By Chandra R. Thomas
January 21, 2008 12:00 PM

Orrin Hudson, 44

Lithonia, Ga.

A TOUGH START: Raised in a housing project with 12 brothers and sisters, Hudson was struggling in school and stealing tires—until an English teacher, James Edge, took the 14-year-old aside and started teaching him chess to give him focus. Soon Hudson was playing college kids. “Chess changed my life,” recalls the father of five. “I learned every move you make has consequences.”

PAYING IT FORWARD: In 2000 Hudson closed his used-car business, emptied his bank account and launched Be Someone, Inc. ( Through his one-man nonprofit—funded by schools, churches and other groups—Hudson gives free, 16-week chess workshops to disadvantaged kids ages 6 to 19. So far, he’s tutored some 10,000 youngsters at schools and community centers in Alabama, Nevada, California and Georgia. His best players go to state tournaments, but Hudson—who carries a roll-up rubber chess mat—cares most about teaching kids to apply chess strategies, such as recognizing patterns and thinking several moves ahead, to life. “He’s got a way with kids that’s miraculous,” says Jane Fonda, who had Hudson give lessons to kids who were in her teen pregnancy-prevention campaign.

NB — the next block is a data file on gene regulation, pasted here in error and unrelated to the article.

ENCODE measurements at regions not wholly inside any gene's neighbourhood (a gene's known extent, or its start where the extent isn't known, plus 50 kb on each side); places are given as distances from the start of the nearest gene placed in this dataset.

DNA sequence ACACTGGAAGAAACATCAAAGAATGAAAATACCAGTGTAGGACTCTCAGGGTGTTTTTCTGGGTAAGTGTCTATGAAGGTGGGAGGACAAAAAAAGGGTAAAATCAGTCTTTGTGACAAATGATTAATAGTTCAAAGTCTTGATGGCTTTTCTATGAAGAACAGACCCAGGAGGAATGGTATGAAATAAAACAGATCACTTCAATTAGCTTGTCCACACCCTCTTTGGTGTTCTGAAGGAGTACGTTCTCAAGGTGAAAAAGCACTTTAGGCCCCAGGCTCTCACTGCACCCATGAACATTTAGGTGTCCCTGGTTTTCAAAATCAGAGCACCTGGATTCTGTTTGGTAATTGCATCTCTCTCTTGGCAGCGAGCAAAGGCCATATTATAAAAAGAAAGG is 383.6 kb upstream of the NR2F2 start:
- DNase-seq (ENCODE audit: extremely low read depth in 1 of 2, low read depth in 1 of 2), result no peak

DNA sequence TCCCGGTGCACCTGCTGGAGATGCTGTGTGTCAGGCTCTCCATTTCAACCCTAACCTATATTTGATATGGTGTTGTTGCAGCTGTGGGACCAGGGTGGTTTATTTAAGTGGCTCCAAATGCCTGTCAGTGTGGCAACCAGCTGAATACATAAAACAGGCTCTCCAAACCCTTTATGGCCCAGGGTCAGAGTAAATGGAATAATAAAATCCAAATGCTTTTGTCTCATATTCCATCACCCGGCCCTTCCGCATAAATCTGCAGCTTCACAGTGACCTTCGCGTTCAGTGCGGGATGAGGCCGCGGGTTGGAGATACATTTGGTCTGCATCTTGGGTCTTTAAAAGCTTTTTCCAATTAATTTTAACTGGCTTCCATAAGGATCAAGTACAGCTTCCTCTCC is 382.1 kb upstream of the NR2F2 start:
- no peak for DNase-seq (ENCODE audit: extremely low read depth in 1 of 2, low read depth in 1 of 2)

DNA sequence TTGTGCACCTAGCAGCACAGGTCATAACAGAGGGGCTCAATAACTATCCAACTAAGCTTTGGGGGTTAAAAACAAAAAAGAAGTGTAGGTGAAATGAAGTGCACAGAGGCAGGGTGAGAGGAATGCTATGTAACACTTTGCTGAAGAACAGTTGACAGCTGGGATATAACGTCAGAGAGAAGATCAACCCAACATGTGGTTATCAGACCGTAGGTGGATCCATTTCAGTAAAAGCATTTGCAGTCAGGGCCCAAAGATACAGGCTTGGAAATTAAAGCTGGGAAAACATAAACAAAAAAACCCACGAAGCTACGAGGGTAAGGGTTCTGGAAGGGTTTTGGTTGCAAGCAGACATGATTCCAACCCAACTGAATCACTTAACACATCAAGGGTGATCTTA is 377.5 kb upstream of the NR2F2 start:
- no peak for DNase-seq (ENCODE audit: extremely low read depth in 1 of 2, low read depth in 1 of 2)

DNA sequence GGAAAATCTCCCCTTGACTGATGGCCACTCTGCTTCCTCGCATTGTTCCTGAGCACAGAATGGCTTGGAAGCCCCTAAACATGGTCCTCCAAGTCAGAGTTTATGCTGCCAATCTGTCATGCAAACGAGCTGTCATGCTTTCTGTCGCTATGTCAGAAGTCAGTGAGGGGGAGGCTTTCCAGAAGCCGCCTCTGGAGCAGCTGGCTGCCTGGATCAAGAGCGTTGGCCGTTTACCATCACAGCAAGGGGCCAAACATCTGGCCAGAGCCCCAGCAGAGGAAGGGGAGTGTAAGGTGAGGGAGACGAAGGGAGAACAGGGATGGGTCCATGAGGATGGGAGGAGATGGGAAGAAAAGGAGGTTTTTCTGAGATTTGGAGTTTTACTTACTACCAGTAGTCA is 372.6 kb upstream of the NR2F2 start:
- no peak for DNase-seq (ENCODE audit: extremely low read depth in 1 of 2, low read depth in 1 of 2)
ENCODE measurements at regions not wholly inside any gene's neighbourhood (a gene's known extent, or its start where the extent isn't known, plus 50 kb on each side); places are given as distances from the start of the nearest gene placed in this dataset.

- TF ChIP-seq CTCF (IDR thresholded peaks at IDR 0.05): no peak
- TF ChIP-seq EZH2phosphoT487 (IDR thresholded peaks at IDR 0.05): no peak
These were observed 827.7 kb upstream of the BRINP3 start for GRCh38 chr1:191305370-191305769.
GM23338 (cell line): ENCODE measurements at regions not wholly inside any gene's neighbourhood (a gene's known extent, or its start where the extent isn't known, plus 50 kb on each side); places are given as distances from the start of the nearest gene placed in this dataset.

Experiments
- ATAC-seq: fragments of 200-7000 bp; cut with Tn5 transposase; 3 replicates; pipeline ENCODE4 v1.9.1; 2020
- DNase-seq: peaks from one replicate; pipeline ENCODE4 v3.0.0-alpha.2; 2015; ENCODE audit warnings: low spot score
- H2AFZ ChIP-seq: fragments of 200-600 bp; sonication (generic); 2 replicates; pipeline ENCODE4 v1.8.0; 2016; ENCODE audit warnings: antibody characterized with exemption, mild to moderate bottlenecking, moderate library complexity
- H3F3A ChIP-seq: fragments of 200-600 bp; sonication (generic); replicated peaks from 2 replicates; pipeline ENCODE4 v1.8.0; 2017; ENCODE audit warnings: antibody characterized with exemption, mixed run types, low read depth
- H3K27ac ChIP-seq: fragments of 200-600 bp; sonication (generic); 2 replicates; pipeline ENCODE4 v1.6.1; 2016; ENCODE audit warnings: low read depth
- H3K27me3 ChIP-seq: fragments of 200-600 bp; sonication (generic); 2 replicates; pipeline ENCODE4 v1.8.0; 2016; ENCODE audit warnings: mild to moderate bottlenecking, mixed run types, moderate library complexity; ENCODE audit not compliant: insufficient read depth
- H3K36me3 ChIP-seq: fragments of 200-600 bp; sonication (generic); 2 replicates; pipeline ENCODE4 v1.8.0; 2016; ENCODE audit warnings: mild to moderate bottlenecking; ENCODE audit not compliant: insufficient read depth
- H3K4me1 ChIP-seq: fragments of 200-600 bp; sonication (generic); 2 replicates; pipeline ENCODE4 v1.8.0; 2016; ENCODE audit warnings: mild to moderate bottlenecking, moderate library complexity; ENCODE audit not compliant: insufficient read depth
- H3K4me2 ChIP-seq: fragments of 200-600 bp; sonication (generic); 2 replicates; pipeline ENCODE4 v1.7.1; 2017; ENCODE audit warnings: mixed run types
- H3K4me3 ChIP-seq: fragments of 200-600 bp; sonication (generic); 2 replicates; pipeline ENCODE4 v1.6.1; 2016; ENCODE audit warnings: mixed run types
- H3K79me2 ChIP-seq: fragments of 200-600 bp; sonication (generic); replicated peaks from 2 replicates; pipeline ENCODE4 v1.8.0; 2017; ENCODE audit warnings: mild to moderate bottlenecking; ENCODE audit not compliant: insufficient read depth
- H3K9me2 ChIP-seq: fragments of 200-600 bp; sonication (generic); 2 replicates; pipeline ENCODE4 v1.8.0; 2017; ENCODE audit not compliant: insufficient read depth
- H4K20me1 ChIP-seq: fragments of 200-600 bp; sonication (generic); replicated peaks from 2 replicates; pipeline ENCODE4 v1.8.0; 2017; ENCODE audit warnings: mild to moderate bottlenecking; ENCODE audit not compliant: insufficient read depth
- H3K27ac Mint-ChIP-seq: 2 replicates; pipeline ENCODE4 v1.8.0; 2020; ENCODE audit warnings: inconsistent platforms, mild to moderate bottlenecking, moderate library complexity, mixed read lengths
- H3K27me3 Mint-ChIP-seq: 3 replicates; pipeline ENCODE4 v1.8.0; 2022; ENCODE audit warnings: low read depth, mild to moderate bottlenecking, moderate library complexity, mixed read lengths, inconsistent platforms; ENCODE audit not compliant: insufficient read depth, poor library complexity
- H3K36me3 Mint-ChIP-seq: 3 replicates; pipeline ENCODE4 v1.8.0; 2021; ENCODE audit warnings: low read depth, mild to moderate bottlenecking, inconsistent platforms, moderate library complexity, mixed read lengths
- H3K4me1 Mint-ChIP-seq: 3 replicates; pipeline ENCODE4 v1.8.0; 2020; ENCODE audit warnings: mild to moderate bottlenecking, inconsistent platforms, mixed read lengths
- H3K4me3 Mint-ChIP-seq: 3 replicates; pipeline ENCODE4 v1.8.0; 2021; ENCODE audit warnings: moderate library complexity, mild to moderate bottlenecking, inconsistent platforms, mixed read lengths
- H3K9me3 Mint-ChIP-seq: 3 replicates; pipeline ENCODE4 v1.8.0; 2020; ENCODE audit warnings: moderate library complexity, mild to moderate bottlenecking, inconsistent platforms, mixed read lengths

A BETTER GAME PLAN: In 2004 Robert Curry of Lithonia was skipping school and going nowhere. Chess lessons with Hudson grew into a mentoring relationship, and today Curry, 19, has a GED and a year of technical college under his belt; nursing school is next. “I am where I am today,” he says, “because Mr. Hudson believed in me.”

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